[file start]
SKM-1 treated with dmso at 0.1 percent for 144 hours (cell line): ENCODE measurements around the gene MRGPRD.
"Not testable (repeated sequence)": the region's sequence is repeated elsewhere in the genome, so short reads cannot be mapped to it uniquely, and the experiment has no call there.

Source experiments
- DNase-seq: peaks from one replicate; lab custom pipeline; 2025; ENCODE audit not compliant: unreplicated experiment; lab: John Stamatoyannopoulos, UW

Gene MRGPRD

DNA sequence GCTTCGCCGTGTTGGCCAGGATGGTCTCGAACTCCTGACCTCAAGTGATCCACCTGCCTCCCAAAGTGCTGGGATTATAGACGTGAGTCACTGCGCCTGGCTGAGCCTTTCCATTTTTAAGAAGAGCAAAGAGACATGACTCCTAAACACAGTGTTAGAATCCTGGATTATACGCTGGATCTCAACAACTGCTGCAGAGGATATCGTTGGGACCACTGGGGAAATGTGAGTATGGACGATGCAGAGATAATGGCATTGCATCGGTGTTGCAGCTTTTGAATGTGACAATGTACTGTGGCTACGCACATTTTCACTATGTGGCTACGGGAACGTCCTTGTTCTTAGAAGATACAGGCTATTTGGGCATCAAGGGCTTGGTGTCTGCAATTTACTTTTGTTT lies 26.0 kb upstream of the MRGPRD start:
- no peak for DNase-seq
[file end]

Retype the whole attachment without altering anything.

SKM-1 treated with dmso at 0.1 percent for 144 hours (cell line): ENCODE measurements around the gene MRGPRD.
"Not testable (repeated sequence)": the region's sequence is repeated elsewhere in the genome, so short reads cannot be mapped to it uniquely, and the experiment has no call there.

Source experiments
- DNase-seq: peaks from one replicate; lab custom pipeline; 2025; ENCODE audit not compliant: unreplicated experiment; lab: John Stamatoyannopoulos, UW

Gene MRGPRD

DNA sequence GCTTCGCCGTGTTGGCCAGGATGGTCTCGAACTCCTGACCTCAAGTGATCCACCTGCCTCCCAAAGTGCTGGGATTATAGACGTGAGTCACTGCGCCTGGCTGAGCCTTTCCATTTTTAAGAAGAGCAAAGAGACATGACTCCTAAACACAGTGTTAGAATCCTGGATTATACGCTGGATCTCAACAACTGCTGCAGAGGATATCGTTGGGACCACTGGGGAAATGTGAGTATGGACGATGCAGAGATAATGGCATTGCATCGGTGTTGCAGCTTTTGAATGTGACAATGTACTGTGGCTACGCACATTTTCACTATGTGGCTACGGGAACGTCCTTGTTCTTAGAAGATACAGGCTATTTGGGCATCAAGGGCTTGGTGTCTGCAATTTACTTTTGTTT lies 26.0 kb upstream of the MRGPRD start:
- no peak for DNase-seq